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Tuesday, June 8, 2010

Fire of Conscience (2010)

Hong Kong Action cinema used to be a thing of beauty, whenever the names John Woo, Ringo Lam, Tsui Hark and even Wong Jing graced title sequences you knew you were in for a full-throttled experience of bullets and bloodshed. The turn of the millennium though saw the industry come to a grinding halt, much of the talent eloped to America in search of wider fame; more money and more than likely better working conditions. The genre became stale during the late nineties, and the ‘heroic bloodshed’ genre, once loved, died its death, replacing it were gritty cop dramas like Infernal Affairs and PTU.

However, if Fire of Conscience is anything to go by, there is a talent out there by the name of Dante Lam and he’s bringing the heroic bloodshed back into Hong Kong cinema, and he’s keeping it as gritty as he is ballistic. This my friends, is one of the finest Hong Kong movies in 20 years and it cements Lam’s calling card as the man in Hong Kong cinema right now, watch out Jonnie To – there’s a new kid in the sandpit and he means business, bloody-brutal-business. For all the nice production values of recent historical blockbusters like Ip Man, Bodyguards and Assassins, Mulan and Confucius – here is what Hong Kong cinema fans have been waiting for.

Detective Manfred (Leon Lai) has had it tough, real tough. He’s lost his wife, lives out of a car, drinks hard and is obsessed with his work; all the while sporting one hell of an un-fetching beard. Due to his violent tendencies towards suspects Internal Affairs are called in to keep a watch over his methods. During the investigation of a hooker’s homicide, in which one of his team are a suspect, Manfred makes acquaintance with high-flying officer Kee (Richie Ren), the two become friends and this bound increases after a huge teahouse shoot-out forces them upon a huge explosives operation involving a crazed bomb-maker.

Taking the heroic bloodshed valour from yesteryear and injecting it into the more common police procedurals of recent, Dante Lam has created an explosive concoction that rivals the bomb-making prowess of the films antagonist. His eye for realism is matched by his overly elaborate set-pieces, from the John Woo-esque teahouse bullet ballet to the Ringo Lam style populated city chase sequence, he’s taken what has already been done yet still manages to make it feel fresh; a true sign of talent if there ever was one. The urgency in these action scenes are reminiscent of Michael Mann, but there’s an added gorilla filmmaking vibe at play here as pedestrians look on bewildered as the actors run around, bloodied up, waving automatic weapons!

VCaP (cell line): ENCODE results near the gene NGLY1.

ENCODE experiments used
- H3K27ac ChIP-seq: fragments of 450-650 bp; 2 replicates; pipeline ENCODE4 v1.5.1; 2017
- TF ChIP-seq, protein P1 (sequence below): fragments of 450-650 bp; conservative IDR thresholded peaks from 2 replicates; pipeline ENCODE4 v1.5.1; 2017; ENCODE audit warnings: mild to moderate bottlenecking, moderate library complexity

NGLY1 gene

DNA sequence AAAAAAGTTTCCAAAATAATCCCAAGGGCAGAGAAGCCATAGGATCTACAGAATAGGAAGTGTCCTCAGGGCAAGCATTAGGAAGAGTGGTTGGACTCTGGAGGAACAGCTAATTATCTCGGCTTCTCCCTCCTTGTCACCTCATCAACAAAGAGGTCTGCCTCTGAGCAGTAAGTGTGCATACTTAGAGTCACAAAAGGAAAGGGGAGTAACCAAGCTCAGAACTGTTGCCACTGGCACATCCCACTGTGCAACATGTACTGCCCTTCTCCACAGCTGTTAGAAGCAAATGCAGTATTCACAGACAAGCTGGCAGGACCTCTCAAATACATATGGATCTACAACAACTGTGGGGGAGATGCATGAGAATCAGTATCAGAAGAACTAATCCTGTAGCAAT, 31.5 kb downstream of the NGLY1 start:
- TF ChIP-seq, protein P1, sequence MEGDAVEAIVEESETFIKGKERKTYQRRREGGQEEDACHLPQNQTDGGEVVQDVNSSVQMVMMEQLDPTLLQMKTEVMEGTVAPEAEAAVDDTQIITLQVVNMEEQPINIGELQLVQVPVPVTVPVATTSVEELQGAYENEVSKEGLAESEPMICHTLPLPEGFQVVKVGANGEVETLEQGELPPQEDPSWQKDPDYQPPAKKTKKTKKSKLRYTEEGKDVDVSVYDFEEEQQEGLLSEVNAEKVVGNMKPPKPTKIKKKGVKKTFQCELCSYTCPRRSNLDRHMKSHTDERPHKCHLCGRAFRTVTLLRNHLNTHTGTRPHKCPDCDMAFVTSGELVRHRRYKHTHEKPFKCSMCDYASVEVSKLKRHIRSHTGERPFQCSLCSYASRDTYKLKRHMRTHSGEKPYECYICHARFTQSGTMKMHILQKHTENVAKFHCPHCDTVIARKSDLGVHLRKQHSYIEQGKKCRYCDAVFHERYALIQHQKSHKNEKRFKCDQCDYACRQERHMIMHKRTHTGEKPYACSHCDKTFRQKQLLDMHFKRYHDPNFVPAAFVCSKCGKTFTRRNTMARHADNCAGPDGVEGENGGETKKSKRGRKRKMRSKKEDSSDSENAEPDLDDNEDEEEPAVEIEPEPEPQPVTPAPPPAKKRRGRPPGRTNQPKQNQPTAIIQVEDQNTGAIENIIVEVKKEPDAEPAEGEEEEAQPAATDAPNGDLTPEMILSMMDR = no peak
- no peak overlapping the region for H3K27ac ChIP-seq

There may be nothing ‘new’ so to speak with the film, story wise it’s all been done before, but from the opening shots it’s apparent that we’re going to be treated to something visually new and exciting. The level of aggression displayed in the action scenes also stand out, the guns sound terrifying when they are fired, which is often, explosions combust and make sure the surrounding area stays aflame in gritty realistic fashion, but Dante isn’t above letting some disbelief soothe in as guns seemingly have limitless magazines when needed and bullet wounds aren’t stopping anyone from continuing to blast their piece! As cartoon-y as the violence can be, the characters remain battered through-out which again adds shades of realism not normally de rigueur in Hong Kong cinema.

I could talk on and on about the great daylight shootouts and chases, or indeed the effective use of brutal violence and the lack of melodrama that normally plagues Hong Kong films, but I won’t as this film deserves to be discovered and scrutinised over and over by any self-respecting fan of Hong Kong cinema. This is the best Hong Kong film I’ve seen in years and if it doesn’t win Best Film and receive a respectful UK release I’ll take a leaf outta Manfred’s book and sport one of hell of a dishevelled beard until it gets one! This, I hope, will be the future for Hong Kong film production; tough, balls-to-the-wall actioners with its pulse on realism but its tongue never too far from its cheek when needed. Highly recommended viewing.

Purchase the DVD here.

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